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About Gil

Dear BeingJewish.org visitor!

I am so glad you discovered our website!  Much of the information you will see on this site is a result of my work.  So you deserve to know "who is this guy anyway?"

I am a former journalist and then entrepreneur and now I use both of those careers to help people understand their Judaism.  I say that I do 2 things:  I am a Jewish baggage handler...as I listen to people share their Jewish baggage.  Secondly, I am in sales and marketing for Judaism, Inc.  I make no money from any of these efforts as they are truly a labor of love.

In addition to writing my books and my column, I published Being Jewish Magazine for six years. (that peaked at a circulation of over 100,000 homes.) I lecture often...having spoken in over 70 communities. I also volunteer a lot in my own community mostly in Jewish organizations, but I have also coached Little League Baseball and Kid's soccer.

Although my 10 year daughter once described me as some kind of "rabbi dude, " I am not a rabbi. My personal level of observance -- like keeping kosher -- has varied greatly throughout my life and continues to go up and down. What has remained constant is that being Jewish has always been important to me. Since I was a child, I have almost instinctively been proud to be Jewish -- though until recently, I couldn't clearly articulate why. Now I can, because as an adult, I have devoted much time and effort to learning about Judaism, including three years of intensive Jewish study in a program known as the Wexner Heritage Foundation.

I grew up in a non-Jewish suburb in the Midwest. I attended public schools that were predominantly gentile. In my high school class of 700-something, there were about a dozen Jewish students. My parents' home was not kosher or particularly religious, but we all knew we were Jewish. The two main reasons were my parents. My Mom was a Hebrew school teacher and my Dad was an Israeli (a very secular one). All the reminding we needed that we were Jewish was hearing my mother and father speaking in Hebrew when they did not want us to understand what they were talking about -- which was often.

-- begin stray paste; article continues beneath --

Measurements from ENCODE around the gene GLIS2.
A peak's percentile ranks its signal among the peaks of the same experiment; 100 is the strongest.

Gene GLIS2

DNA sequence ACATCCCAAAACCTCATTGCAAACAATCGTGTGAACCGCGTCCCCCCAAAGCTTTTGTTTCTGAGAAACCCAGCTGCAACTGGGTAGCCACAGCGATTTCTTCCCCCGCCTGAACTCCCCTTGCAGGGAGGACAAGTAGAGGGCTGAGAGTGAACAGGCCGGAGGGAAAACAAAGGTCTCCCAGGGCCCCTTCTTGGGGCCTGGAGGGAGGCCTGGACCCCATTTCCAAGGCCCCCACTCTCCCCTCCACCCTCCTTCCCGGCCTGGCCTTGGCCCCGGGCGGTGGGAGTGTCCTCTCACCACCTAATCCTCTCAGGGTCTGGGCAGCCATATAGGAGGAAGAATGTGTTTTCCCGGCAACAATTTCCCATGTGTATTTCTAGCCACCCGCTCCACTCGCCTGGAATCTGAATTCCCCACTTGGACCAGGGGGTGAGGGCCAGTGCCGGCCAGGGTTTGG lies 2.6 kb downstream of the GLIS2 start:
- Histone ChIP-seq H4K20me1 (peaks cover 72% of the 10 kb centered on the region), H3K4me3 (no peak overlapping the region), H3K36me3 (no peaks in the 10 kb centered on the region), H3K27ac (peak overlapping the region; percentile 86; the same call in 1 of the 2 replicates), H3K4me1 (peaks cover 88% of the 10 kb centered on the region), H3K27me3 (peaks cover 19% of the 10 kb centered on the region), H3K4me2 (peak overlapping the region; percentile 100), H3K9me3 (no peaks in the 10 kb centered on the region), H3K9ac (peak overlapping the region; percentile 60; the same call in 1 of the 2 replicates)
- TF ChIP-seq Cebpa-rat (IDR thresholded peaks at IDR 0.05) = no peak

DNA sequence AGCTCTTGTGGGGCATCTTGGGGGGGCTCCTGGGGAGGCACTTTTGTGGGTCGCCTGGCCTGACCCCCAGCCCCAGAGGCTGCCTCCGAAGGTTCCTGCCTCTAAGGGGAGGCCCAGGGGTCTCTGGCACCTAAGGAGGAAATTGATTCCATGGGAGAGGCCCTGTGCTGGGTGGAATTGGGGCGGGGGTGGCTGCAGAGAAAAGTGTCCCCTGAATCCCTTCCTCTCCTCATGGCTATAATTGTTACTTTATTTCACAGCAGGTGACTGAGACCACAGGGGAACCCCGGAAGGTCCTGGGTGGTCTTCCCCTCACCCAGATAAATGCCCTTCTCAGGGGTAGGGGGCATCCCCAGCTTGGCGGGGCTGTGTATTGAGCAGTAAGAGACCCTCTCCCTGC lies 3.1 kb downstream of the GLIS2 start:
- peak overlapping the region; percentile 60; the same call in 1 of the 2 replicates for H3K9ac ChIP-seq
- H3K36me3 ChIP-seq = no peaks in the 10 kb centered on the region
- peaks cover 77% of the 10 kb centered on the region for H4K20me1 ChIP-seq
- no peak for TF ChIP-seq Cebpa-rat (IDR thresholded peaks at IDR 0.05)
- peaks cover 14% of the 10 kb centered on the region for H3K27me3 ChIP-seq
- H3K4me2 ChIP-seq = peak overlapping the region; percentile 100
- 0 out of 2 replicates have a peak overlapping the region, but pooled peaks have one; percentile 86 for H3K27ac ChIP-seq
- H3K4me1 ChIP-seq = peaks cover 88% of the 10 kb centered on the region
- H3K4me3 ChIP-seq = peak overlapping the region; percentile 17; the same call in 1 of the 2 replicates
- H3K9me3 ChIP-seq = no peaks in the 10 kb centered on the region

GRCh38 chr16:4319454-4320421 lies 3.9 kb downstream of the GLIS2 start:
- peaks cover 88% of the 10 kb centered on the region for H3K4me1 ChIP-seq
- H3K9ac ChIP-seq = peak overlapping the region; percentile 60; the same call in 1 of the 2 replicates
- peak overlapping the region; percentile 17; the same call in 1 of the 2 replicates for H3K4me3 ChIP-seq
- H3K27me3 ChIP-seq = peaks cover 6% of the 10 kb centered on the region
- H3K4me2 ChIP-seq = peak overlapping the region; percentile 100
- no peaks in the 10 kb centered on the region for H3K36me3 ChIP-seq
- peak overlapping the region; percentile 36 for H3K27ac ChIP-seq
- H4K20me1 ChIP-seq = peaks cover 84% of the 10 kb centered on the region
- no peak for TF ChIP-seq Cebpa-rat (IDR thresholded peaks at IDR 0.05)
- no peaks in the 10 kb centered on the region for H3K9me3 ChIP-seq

In addition to the Hebrew spoken by my parents, as I grew up, I was exposed to a lot of Judaism. I visited Israel regularly, attended Jewish camps as both a camper and a counselor, and was a teacher for many years at my synagogue.

I should point out that just because my Mom taught Hebrew did not mean I behaved better at Hebrew school than anyone else. In fact, I got into more trouble than my friends. I attended afternoon Hebrew school all the way through high school -- my Mom made me. Unlike my friends, when I was rowdy (a daily occurrence), after throwing me out of class, my teachers just went down the hall to complain to my mother.

The net result of this upbringing was that my attraction to Judaism was strong enough that while in college, I actually gave thought to attending rabbinical school. But I decided not to for numerous reasons -- not the least of which was that I did not like services! (I didn't think they would let me go through six years of rabbinical school and skip all the services.)

Instead, I majored in political science and broadcast journalism. My career began in TV news and eventually evolved into business. In 1983, my wife and I started a company producing computer training video courses that we marketed nationally to Fortune 500 companies and government.

Marketing has been the aspect of business that has interested me most because I have been intrigued by customers' behavior. I like to know what they are "really" thinking and why. My experience has been that if you ask, they will frankly tell you.

In recent years, as I have sought answers to my many questions about Judaism, I have come to see that the product is excellent but sales haven't been so hot. Consequently, as part of my personal investigation of Judaism, I also became curious to know what other Jews think of Judaism. So I asked.  And continue to ask.  The result is my work which now appears in print, online and when I lecture.

If you are interested in sending me your Jewish story or question or would like to inquire about having me lecture, please email me:  GilMann@BeingJewish.org.

I hope you enjoy BeingJewish.org and will direct others here.  If you have suggestions or ideas that can make our site better or you just feel like sending us a comment, please click on the email box on the lower left!

Thank You!

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